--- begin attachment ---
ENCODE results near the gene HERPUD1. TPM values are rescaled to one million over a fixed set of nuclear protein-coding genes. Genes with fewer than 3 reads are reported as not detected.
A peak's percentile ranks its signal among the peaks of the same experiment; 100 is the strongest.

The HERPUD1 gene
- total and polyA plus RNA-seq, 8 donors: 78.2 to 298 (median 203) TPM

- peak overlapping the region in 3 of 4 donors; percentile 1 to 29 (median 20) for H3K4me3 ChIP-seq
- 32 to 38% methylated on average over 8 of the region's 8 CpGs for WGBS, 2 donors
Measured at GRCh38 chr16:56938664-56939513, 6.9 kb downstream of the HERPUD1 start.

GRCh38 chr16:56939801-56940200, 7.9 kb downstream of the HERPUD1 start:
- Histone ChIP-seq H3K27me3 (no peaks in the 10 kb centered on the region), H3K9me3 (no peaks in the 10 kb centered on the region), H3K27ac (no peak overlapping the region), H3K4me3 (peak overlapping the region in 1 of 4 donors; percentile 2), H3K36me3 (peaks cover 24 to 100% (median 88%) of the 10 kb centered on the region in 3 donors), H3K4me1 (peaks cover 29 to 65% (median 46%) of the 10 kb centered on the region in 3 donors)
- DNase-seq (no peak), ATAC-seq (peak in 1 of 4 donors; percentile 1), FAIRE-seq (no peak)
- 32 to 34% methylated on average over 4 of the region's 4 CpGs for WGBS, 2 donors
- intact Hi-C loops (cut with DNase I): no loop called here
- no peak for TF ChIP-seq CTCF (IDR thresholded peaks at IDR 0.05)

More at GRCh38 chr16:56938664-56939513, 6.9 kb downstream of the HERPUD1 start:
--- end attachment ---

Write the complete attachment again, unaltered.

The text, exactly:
ENCODE results near the gene HERPUD1. TPM values are rescaled to one million over a fixed set of nuclear protein-coding genes. Genes with fewer than 3 reads are reported as not detected.
A peak's percentile ranks its signal among the peaks of the same experiment; 100 is the strongest.

The HERPUD1 gene
- total and polyA plus RNA-seq, 8 donors: 78.2 to 298 (median 203) TPM

- peak overlapping the region in 3 of 4 donors; percentile 1 to 29 (median 20) for H3K4me3 ChIP-seq
- 32 to 38% methylated on average over 8 of the region's 8 CpGs for WGBS, 2 donors
Measured at GRCh38 chr16:56938664-56939513, 6.9 kb downstream of the HERPUD1 start.

GRCh38 chr16:56939801-56940200, 7.9 kb downstream of the HERPUD1 start:
- Histone ChIP-seq H3K27me3 (no peaks in the 10 kb centered on the region), H3K9me3 (no peaks in the 10 kb centered on the region), H3K27ac (no peak overlapping the region), H3K4me3 (peak overlapping the region in 1 of 4 donors; percentile 2), H3K36me3 (peaks cover 24 to 100% (median 88%) of the 10 kb centered on the region in 3 donors), H3K4me1 (peaks cover 29 to 65% (median 46%) of the 10 kb centered on the region in 3 donors)
- DNase-seq (no peak), ATAC-seq (peak in 1 of 4 donors; percentile 1), FAIRE-seq (no peak)
- 32 to 34% methylated on average over 4 of the region's 4 CpGs for WGBS, 2 donors
- intact Hi-C loops (cut with DNase I): no loop called here
- no peak for TF ChIP-seq CTCF (IDR thresholded peaks at IDR 0.05)

More at GRCh38 chr16:56938664-56939513, 6.9 kb downstream of the HERPUD1 start: